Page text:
Adenoma are non-cancerous tumors that grow on the glands. They can develop on any glands in the body, including those in the colon, breasts, lungs, and throat. In some rare cases, they may become cancerous over time, but many are completely harmless and cause few symptoms.
The glands responsible for developing these tumors are generally used for the secretion of fluids. Called epithelial cells, these structures help the body produce sweat, saliva, breast milk, and hormones. If the epithelial cells begin to grow rapidly, the result is often a small lump. When benign, or non-cancerous, the lump is called an adenoma. In rare cases, however, the growth may be cancerous, in which case it is known as an adenocarcinoma
The exact cause of these benign growths is unknown. Some doctors believe that hormone levels and genetics may play some part in development, but these links are not yet proved. Taking certain drugs, especially hormonal birth control, may increase the risk factor for developing these growths, but this, too, is uncertain.
Like cancer, benign glandular lumps can strike any person at any age, though some types of adenoma are more common to certain groups. Women, for instance, are much more likely to develop liver growths. Older adults also are more prone to developing non-cancerous masses on the colon.
The most common symptom of a glandular growth is the appearance of a lump in the skin. Depending on the location of the tumor, this lump may be extremely small, or quite noticeable. When the growth is on internal organs or buried deep in the body's tissue, doctors may not be able to see the lump without body imaging scans, such as MRIs. Other symptoms of adenoma include hormonal fluctuations that can wreak havoc on the body. Tumors growing on the
glands, for instance, may cause the gland to produce too many thyroid hormones. This can cause thyroid disorders such as hyperthyroidism or parathyroidism, which may lead to extreme weight loss or gain, metabolic changes, and the development of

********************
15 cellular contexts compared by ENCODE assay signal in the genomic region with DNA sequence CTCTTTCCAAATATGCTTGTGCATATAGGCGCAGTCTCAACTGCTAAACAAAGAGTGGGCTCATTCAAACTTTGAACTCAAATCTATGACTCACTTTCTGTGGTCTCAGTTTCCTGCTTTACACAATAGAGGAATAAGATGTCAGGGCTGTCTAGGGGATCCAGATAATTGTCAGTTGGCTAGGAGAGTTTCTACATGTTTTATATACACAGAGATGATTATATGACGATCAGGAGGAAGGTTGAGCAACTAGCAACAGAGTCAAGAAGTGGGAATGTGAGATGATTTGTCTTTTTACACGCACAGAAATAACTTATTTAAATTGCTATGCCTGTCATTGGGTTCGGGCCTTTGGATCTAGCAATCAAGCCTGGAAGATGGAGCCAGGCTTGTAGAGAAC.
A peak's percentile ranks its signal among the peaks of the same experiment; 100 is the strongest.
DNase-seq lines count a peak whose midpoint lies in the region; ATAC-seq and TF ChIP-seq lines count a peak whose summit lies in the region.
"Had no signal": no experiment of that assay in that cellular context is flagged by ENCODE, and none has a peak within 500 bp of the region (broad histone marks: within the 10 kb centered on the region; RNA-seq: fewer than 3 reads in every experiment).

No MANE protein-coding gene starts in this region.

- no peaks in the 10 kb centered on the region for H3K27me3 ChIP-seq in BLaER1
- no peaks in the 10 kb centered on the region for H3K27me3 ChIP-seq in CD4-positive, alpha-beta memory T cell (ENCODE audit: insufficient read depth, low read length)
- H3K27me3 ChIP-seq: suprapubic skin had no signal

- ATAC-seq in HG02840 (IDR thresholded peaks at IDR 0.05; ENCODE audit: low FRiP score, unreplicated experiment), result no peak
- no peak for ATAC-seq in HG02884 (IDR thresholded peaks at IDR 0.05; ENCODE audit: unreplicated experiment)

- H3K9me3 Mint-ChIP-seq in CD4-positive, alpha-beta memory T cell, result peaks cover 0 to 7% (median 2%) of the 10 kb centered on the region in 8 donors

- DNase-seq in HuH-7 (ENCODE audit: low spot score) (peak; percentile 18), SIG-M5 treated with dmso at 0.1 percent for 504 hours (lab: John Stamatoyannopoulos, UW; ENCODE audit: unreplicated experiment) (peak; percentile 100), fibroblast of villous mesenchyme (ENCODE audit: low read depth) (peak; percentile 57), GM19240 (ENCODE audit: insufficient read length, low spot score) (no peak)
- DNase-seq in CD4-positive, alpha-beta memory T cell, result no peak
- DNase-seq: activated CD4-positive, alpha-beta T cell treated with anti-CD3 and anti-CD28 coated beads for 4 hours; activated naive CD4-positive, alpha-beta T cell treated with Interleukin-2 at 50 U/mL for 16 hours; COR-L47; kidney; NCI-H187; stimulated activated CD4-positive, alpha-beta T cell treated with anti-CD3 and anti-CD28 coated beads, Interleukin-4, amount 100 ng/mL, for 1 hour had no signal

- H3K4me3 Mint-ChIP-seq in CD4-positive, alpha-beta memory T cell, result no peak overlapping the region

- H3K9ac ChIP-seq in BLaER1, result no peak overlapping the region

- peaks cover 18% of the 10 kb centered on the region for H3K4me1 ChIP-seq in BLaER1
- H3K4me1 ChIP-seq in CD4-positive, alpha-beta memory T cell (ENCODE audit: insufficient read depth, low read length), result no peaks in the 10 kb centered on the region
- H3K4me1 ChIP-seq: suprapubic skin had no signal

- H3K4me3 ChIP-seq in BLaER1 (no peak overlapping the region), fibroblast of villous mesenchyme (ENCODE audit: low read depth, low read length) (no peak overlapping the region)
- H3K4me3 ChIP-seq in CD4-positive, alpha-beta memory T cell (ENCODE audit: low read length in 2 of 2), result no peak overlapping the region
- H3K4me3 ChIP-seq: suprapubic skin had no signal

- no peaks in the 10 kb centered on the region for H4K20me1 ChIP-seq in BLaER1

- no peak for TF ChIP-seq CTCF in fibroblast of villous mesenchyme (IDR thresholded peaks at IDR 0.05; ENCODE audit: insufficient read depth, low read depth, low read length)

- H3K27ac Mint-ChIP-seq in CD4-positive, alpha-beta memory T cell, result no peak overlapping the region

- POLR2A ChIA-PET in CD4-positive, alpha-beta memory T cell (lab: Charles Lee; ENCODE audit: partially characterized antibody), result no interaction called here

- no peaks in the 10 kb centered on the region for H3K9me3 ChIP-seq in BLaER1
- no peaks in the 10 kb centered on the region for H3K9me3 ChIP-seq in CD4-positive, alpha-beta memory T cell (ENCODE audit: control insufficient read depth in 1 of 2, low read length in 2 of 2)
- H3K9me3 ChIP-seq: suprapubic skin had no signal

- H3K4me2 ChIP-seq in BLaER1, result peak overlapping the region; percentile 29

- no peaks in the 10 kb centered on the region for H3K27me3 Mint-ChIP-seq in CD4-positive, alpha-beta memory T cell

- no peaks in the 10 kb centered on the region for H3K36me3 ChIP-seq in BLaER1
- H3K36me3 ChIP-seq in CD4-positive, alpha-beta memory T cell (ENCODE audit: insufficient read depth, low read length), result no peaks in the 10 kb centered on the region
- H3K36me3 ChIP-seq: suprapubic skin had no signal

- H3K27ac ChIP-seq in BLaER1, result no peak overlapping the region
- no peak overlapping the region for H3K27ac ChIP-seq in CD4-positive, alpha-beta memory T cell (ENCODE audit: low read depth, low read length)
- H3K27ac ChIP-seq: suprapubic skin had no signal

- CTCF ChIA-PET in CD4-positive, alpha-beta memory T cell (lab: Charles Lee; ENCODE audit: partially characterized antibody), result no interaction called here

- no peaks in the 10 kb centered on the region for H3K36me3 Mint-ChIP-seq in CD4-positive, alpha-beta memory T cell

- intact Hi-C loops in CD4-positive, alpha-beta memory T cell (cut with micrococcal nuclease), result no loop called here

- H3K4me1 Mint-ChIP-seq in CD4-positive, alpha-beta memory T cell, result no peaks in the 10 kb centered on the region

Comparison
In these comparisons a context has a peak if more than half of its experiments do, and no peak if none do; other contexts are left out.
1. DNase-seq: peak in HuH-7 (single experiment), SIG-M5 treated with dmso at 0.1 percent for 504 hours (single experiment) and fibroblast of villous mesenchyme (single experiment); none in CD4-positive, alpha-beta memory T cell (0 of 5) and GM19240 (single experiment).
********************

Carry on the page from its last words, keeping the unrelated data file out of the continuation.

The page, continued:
In some cases, the symptoms can be nonspecific. Lung masses, for instance, may cause very generic symptoms that are easy to confuse with a cold or common virus. Fevers, coughing, fatigue, and body aches can all be symptoms of a benign growth, but are often attributed to another cause. If a person notices a lump while experiencing these symptoms, he or she may want to talk to a doctor.
Doctors may use a variety of tests to diagnose adenoma. If masses are suspected on internal organs, doctors usually order body image scans to locate the tumors. Colon adenoma are often detected by performing acolonoscopy
, which uses a flexible tube with a small camera attached to take pictures of the intestines and colon. If lumps are found, doctors take a small sample of the tissue to check for signs of cancer. Doctors may also perform blood and urine tests, seeking unusual hormone levels that indicate a growth on a hormonal gland.
Since some adenoma can eventually mutate into adenocarcinoma, doctors often recommend having the benign lumps removed. Growths near the skin's surface may be removed with a simple, outpatient surgery. Internal growths may require general anethesia and a more complex surgery, and can have a recovery period of several days or weeks. If the site of the mass is a hormone-secreting gland, doctors may try using hormone-balancing medications instead of surgery.
Benign vs. Malignant Growths
While both adenoma and adenocarcinoma develop as an overgrowth of cells, they are not the same thing. A major difference is that benign tumors do not spread to other organs or tissues, while malignant adenocarcinoma can. Occasionally, a mass can turn into an adenocarcinoma, even if it starts out as a benign growth of the epithelial cells. While this mutation is rare, and most benign tumors remain harmless, doctors usually suggest removing harmless them as a precaution.
Another important distinction is that the presence of benign growths is not linked to a significantly increased cancer risk. Many people spend their entire lives with small growths that cause no symptoms and never turn into adenocarcinoma. By contrast, developing a cancerous glandular growth may increase a person's risk for certain forms of the disease, such as lung and colon cancer.